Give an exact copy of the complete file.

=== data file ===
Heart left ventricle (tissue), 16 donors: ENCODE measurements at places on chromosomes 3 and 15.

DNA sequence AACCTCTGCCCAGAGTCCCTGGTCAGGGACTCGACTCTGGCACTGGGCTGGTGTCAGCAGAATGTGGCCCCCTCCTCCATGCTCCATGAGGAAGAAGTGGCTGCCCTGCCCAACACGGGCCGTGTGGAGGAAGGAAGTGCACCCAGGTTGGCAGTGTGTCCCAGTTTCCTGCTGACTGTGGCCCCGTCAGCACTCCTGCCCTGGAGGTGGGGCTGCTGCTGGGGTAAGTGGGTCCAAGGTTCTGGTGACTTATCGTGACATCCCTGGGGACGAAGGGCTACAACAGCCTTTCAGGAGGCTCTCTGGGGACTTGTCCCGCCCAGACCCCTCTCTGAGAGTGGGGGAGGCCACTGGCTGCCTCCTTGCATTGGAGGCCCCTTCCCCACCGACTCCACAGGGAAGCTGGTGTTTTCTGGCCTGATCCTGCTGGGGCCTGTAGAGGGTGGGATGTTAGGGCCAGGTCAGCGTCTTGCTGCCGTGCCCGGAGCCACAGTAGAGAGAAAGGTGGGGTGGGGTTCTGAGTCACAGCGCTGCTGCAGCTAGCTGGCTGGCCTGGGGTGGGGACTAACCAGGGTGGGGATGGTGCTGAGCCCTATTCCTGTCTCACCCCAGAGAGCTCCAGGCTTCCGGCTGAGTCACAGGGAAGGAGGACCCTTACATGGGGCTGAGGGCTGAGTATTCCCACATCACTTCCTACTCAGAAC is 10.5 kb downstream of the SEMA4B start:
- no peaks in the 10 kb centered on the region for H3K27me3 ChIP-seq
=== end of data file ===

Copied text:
Heart left ventricle (tissue), 16 donors: ENCODE measurements at places on chromosomes 3 and 15.

DNA sequence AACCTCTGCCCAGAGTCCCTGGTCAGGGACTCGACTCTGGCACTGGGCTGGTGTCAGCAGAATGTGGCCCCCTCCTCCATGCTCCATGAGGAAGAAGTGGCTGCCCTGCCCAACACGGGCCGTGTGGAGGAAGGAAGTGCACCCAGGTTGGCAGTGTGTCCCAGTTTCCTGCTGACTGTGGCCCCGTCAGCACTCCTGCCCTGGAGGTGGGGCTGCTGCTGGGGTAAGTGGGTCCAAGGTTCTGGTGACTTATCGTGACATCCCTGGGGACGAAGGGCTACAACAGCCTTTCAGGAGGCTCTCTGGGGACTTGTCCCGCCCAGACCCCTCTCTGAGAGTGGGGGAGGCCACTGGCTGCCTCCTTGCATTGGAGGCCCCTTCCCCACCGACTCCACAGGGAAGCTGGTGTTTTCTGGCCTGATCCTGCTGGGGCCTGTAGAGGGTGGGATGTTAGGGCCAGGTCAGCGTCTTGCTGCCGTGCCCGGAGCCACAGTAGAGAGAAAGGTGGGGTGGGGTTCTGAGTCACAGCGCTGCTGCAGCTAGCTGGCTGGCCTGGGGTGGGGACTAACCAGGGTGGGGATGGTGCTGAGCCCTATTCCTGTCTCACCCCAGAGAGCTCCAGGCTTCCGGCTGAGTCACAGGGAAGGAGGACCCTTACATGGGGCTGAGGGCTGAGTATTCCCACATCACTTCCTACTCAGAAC is 10.5 kb downstream of the SEMA4B start:
- no peaks in the 10 kb centered on the region for H3K27me3 ChIP-seq